From Korea…

The vacant building of the American Cultural Center,

now an abode of silence, reluctantly

receives a visitor, unlocking

two padlocks and an iron-barred gate;

a strip of empty air is hung at the flagpole

where the Star Spangled Banner had been fluttering

forty-two years. What then has America left here,

80 Hwangkum-dong, very near the 5.18 Square

where the citizens in the bloody whirlwind screamed for

Democracy and Liberty?

The dust sitting mute on chairs in the reading room,

the iron bars stark at attention in window frames,

bricks, closed doors, panes of bulletproof glass,

and some questions unquenchable in everyone’s mind…

Ah, the land’s old cries several sparrows are

scattering in the quadrangle of the American

Cultural Center; I gaze up into the deep blue heaven

through the shadows falling to pieces, One heaven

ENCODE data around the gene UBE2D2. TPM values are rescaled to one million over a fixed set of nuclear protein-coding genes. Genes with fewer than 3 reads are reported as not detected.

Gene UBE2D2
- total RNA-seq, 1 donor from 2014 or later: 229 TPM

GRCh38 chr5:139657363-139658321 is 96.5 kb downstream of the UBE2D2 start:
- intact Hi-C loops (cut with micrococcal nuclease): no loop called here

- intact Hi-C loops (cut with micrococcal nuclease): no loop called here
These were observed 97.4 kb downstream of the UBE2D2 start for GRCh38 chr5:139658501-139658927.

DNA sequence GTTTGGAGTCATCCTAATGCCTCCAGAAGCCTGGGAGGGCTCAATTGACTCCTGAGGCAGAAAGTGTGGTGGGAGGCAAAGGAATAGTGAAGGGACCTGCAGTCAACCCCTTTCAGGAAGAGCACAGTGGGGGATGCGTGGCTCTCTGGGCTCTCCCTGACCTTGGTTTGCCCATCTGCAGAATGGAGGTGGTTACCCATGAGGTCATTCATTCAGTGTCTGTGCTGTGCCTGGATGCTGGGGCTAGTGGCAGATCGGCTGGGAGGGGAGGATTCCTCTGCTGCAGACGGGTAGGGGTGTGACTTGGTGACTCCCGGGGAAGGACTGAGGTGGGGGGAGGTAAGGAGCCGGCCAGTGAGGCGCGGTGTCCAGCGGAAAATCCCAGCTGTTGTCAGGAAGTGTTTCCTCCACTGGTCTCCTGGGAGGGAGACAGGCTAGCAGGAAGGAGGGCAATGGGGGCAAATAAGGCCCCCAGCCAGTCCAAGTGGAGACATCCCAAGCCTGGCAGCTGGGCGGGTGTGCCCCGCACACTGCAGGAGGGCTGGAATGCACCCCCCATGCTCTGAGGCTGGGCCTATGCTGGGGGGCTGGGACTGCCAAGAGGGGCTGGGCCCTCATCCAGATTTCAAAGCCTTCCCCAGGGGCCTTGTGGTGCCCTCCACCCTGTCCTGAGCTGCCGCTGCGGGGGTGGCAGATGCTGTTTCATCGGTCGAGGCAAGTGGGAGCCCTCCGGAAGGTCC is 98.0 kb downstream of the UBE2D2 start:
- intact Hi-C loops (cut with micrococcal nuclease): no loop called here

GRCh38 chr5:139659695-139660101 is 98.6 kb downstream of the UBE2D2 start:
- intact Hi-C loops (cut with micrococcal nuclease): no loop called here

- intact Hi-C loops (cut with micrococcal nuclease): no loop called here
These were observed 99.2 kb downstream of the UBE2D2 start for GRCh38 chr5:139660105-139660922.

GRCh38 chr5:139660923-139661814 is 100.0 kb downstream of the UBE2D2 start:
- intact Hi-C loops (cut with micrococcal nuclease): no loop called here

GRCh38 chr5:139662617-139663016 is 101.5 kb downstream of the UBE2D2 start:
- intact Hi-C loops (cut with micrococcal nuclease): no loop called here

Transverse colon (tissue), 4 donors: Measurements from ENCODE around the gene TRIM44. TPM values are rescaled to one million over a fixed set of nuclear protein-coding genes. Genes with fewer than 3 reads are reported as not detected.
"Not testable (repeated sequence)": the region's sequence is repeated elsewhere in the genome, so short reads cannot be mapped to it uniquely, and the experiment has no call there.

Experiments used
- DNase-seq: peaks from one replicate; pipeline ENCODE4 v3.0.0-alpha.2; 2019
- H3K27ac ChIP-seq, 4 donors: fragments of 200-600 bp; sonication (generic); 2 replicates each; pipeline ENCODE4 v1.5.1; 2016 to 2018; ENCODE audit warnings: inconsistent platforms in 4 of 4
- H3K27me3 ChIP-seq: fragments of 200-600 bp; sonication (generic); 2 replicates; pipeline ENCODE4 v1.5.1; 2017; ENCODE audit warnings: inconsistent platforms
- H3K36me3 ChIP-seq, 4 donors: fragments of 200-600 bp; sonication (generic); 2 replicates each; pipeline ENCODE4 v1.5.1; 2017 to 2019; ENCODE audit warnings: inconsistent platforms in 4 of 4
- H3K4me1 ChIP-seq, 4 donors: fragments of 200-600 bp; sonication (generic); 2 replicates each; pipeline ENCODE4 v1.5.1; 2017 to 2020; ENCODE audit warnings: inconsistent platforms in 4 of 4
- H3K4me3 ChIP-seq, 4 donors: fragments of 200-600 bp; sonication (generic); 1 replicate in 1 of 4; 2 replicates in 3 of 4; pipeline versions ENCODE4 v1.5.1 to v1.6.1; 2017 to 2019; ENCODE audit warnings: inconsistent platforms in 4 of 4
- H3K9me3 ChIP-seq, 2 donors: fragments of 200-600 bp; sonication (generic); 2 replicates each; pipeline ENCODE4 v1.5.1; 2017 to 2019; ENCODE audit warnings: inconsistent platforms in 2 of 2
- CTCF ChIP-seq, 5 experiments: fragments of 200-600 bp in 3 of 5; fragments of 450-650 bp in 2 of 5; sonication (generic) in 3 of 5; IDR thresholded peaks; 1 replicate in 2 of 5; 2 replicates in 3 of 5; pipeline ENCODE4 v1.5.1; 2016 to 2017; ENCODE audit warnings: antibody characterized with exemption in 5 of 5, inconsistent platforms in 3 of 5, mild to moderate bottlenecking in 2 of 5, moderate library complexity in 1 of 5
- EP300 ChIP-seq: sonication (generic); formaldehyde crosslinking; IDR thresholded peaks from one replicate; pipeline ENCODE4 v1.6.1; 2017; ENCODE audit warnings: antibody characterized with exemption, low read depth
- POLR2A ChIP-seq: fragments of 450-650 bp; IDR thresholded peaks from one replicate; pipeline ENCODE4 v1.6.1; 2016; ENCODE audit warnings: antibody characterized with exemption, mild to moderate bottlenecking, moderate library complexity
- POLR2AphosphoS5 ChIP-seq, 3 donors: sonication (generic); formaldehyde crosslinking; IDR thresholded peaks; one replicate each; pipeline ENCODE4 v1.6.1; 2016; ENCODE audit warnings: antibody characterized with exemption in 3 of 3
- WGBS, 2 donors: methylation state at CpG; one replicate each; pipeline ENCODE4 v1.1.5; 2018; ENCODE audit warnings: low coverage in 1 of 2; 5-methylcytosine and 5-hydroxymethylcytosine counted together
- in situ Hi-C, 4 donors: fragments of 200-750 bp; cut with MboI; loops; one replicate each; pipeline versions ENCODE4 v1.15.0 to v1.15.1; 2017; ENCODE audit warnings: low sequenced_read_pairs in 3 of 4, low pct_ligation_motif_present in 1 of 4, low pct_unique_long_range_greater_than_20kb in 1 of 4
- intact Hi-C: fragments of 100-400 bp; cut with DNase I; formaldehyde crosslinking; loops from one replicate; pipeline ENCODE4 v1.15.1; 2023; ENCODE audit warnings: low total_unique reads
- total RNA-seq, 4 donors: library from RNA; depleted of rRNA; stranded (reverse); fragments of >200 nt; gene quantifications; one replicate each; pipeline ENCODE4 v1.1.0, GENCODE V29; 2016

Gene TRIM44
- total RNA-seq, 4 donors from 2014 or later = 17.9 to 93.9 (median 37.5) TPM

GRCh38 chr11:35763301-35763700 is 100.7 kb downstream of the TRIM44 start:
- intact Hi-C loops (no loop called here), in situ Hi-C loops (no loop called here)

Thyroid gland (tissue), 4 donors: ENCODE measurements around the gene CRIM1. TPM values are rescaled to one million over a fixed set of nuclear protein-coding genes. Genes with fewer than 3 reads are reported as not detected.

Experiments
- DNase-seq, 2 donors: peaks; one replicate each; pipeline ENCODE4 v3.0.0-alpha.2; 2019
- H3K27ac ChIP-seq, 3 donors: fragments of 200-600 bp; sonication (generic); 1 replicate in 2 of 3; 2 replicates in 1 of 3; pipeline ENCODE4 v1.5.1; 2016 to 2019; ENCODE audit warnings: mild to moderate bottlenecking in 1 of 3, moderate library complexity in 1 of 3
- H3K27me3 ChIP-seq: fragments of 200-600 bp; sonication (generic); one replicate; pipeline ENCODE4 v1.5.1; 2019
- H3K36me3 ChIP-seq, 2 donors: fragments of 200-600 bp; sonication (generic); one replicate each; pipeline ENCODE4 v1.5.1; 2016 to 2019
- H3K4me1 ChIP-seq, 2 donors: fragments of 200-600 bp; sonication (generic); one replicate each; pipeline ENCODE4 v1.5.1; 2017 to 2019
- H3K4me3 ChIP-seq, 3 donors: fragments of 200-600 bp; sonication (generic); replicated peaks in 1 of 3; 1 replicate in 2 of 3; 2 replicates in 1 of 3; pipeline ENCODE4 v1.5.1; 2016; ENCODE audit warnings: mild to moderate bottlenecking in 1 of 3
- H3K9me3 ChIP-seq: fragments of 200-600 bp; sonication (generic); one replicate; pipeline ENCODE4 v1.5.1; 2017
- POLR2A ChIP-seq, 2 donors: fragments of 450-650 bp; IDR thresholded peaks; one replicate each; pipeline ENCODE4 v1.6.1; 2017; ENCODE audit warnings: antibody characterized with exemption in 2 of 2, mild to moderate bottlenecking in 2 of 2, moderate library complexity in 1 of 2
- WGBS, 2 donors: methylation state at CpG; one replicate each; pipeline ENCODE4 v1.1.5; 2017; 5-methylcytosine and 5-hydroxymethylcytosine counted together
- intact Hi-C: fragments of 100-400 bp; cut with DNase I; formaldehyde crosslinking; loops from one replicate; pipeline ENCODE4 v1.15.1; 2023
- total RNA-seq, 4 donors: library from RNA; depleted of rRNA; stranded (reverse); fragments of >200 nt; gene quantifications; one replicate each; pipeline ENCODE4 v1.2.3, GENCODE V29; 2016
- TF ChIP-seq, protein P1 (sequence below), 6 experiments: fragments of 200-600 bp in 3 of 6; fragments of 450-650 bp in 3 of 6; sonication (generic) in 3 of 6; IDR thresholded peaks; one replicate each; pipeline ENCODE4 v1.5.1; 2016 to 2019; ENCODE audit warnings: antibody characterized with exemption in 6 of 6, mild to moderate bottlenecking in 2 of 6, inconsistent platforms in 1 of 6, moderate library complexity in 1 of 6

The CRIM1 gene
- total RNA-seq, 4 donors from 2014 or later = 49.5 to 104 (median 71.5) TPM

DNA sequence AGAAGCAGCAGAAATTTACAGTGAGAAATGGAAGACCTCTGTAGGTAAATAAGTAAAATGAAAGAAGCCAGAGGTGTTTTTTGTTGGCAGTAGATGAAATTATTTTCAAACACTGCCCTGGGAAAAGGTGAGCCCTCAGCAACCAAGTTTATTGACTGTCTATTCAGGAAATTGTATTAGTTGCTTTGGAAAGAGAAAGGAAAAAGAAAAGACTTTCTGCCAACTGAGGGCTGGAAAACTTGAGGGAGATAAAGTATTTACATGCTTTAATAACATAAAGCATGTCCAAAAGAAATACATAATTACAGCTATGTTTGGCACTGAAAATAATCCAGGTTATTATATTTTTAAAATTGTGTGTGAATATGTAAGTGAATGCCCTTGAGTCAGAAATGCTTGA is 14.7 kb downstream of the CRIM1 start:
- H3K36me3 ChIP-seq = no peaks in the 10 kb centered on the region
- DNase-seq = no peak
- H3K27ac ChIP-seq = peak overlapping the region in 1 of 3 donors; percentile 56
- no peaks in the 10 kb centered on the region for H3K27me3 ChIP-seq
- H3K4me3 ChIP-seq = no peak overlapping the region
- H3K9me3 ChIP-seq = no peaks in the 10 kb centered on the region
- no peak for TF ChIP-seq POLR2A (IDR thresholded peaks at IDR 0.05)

of five thousand years the Korean paulownia branches support.

To where winds this road along now? Rise on wings

the prophetic songs above the scars and separate land,

breaking the heavily-built white silence, turns the history

its hidden dark face above the amicable hands

that have been shaking forty-four years. Yet you would say

Self-reliance doesn’t lie in blaming others for your own

sores nor in isolating yourself. We’d better learn

from a tree how to be in touch with winds and how to grow

without bending to a seasonal wind. Then as we

might open Korean Cultural Centers in any city

of the U.S., why can’t the Americans open theirs here?

The vacant building of the American Cultural Center

in the heart of Kwangju City, drearier than ever,

utters monosyllables in metallic voice, hardly

understood, closing its iron-barred gate

and two padlocks as a visitor goes out.

Chang Young-Gil

Graduate student

Chonnam National University

Kwangju, Korea